- The Washington Times - Monday, July 21, 2014

U.S. humanists have seen an increase in visibility and validity thanks to recent court rulings on religious liberty and what religion historians see as a growing acceptance for free thought.

On Tuesday, the American Humanist Association hopes to make further progress by hosting its first congressional briefing to draw attention and support for humanist chaplains in the military.

“There’s a lot of focus on the military now,” said David Niose, legal director at the American Humanist Association. “You’re going to be seeing more attempts to not exclude atheists and humanists. It’s definitely one of the battlegrounds of the secular movement.”


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As a philosophical perspective, humanism stresses the value of human beings rather than a divine being and bases its beliefs on critical thinking rather than faith.

“It’s been building for a while. People are rejecting traditional ideas that’s grown really rapidly, especially among younger generations,” said Roy Speckhardt, executive director of the American Humanist Association.

“Happiness, how we can do well for others, are things that aren’t unique,” Mr. Speckhardt said. “Really, humanism is based philosophically on the pillars of reason and empathy, compassion, sense of equality. From that you get all the positions of humanist belief.”

The modern humanist line of beliefs came about in the latter half of the 19th century, emerging from a group primarily composed of “disgruntled unitarians” and liberal Christians, said Lawrence Snyder Jr., professor of religious studies at Western Kentucky University.

“This group sort of prided themselves as free thinkers or radicals,” Mr. Snyder said. “These free churches continued to operate sort of as religious centers; they simply didn’t refer to a Christian god in any normative way.”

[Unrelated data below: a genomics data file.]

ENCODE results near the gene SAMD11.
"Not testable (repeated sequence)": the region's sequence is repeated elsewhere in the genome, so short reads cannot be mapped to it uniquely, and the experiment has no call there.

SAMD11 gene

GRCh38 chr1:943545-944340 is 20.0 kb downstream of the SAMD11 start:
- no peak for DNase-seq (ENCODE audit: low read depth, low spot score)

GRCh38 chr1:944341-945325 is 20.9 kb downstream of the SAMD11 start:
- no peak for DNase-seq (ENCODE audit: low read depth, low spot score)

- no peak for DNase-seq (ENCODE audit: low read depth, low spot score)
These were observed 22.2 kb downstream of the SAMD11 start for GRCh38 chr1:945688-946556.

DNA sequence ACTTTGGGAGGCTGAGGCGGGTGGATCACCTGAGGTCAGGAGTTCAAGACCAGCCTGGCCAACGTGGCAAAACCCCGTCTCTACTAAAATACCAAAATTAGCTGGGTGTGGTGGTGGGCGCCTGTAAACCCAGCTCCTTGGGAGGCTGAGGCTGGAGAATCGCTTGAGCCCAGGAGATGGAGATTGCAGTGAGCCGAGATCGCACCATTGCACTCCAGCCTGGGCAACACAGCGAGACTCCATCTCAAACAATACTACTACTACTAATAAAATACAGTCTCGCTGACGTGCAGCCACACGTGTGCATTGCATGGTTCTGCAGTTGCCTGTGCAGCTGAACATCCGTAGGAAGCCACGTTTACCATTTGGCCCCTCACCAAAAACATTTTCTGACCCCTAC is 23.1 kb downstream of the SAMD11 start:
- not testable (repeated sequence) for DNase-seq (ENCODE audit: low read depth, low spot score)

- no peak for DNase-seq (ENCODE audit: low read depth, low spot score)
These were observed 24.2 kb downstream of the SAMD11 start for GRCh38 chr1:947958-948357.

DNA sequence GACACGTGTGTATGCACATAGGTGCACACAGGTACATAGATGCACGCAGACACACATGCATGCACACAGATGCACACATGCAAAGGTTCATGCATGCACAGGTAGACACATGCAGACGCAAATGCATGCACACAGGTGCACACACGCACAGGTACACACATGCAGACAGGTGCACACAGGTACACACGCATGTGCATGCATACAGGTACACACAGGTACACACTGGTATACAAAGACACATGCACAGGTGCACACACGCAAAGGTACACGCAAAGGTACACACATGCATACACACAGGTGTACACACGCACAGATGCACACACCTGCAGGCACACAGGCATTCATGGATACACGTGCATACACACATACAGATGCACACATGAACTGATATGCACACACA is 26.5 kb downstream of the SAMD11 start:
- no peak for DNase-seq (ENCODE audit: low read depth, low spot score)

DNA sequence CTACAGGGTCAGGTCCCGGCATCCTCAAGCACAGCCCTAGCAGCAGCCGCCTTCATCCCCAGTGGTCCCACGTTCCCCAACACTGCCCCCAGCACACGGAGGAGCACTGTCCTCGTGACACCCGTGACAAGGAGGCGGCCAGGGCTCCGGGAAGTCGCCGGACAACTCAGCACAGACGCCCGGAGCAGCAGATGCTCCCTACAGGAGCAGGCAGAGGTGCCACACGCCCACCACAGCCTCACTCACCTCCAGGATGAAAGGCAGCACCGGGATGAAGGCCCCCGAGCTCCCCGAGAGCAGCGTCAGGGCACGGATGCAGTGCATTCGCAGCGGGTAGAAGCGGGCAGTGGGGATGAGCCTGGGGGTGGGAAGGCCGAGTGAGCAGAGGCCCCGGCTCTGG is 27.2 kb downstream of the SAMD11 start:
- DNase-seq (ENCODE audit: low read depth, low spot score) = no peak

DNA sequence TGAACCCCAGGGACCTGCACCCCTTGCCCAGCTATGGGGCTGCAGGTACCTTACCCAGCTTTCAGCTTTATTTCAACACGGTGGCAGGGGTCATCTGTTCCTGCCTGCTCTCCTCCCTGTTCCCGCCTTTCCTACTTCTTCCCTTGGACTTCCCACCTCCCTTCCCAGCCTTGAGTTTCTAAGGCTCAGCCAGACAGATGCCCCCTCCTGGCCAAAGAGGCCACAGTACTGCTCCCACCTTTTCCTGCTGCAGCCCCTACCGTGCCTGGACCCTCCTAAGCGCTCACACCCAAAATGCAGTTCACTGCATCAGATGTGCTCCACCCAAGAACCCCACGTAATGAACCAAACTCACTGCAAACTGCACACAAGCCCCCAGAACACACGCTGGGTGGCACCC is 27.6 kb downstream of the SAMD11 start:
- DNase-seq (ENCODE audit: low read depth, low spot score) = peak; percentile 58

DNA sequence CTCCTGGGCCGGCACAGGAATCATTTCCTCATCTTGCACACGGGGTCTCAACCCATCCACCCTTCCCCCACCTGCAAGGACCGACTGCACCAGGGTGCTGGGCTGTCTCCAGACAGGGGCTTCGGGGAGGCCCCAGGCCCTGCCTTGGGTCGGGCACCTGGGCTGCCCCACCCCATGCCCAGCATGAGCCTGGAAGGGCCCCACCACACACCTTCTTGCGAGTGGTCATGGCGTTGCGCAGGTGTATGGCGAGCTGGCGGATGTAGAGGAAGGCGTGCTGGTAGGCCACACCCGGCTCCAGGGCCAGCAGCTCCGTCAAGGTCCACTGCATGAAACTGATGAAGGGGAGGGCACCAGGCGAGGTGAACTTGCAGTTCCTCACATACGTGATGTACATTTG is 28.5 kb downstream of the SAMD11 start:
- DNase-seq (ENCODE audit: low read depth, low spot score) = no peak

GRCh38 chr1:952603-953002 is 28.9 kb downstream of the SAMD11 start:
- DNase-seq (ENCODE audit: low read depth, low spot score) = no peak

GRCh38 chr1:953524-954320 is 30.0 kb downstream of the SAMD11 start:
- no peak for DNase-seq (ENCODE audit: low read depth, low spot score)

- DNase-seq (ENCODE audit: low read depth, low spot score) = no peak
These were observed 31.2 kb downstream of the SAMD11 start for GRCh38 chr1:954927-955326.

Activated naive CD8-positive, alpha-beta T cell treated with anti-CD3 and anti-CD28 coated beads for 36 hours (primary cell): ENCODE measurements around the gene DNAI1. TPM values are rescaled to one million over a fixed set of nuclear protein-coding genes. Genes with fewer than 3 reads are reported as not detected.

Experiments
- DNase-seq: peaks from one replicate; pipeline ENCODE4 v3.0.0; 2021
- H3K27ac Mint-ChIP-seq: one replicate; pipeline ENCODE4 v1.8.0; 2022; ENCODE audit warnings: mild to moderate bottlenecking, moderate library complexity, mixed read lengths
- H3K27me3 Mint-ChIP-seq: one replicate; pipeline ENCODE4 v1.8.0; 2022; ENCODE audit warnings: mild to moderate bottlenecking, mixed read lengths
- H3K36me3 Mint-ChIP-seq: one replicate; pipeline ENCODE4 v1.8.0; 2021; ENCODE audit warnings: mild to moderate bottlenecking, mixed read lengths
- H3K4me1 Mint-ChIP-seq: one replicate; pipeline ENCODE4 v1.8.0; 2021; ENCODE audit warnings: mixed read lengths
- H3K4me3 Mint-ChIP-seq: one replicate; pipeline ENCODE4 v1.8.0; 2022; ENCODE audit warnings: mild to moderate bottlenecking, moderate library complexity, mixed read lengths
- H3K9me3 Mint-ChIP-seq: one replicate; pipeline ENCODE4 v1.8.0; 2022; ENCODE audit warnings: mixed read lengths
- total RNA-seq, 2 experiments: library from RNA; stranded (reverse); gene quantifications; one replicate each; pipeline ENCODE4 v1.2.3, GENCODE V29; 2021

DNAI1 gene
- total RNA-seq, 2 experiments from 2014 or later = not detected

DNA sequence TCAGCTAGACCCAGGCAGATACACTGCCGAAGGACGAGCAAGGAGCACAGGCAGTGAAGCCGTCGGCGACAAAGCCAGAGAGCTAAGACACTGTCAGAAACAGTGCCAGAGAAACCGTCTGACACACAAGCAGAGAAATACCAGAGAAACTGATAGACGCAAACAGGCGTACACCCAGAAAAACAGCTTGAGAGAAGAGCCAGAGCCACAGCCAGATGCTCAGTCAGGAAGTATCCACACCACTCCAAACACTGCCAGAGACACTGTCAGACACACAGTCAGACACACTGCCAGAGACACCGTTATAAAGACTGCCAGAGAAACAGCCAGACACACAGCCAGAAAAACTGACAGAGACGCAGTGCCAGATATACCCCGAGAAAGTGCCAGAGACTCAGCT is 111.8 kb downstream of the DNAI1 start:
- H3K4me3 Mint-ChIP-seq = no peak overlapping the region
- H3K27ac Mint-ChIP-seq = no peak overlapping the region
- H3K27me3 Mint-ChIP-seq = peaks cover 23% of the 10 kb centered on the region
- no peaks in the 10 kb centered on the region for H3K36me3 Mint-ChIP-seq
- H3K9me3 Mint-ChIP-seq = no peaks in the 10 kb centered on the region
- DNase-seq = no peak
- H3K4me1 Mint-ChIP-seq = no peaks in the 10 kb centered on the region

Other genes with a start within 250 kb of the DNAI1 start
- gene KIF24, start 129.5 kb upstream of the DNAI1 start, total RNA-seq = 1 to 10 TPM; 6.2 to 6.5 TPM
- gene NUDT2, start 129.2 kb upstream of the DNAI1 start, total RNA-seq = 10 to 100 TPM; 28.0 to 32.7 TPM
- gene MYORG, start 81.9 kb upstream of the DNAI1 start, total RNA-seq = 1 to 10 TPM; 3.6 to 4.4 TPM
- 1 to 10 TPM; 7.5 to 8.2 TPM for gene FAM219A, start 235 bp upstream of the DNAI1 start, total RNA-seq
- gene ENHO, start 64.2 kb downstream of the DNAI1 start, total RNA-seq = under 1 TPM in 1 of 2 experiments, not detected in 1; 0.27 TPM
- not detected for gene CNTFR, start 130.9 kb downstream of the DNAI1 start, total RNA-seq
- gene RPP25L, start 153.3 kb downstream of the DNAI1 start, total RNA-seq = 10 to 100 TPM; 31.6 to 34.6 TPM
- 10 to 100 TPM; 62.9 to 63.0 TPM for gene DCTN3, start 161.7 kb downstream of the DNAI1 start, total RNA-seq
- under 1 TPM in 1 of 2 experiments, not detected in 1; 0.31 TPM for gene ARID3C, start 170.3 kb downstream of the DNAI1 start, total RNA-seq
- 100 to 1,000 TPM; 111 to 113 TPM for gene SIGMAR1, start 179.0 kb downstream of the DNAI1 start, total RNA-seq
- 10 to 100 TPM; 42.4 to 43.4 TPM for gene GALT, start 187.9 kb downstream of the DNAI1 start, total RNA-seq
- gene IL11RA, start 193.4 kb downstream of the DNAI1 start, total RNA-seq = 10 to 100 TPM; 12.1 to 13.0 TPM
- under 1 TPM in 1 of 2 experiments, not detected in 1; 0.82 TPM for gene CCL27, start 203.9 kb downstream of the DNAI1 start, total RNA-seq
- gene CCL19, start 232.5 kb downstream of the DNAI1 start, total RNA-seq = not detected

Over the next century, the humanist movement evolved, Mr. Snyder said. In the early 1930s the first humanist manifesto was published, which was “very much a religious document, not a theistic one,” while the early 1970s brought a second manifesto that was “much more antireligious, rooted in science,” he said.

In the 1980s, the “long shadow” of the Cold War swung the pendulum in America back to the feeling of “a strong cultural preference for belief against [disbelief],” said Leigh E. Schmidt, acting director of the John C. Danforth Center on Religion and Politics at Washington University in St. Louis.

“The public environment was harder in some ways for humanists, atheists [and] religious nones to find space to express their opinion,” he said.

But after the Cold War — and, more significantly, after the September 11 terrorist attacks — “there was growing room for religious criticism,” Mr. Schmidt said. “The fear of the violence that people associated with religiously inspired terrorism gave more room for this strong religious critique.

“Post-Cold War and post-9/11, you have all this incredible attention paid to this demographic profile growing of a number of people who are comfortable expressing their religious beliefs on nothing in particular,” he said.

But while people might be more comfortable expressing their beliefs, the American Humanist Association has taken a strong stand in regards to where those beliefs can be expressed.

In May the U.S. Supreme Court ruled that a small New York town’s practice of opening its government meetings with prayer does not violate the separation of church and state.

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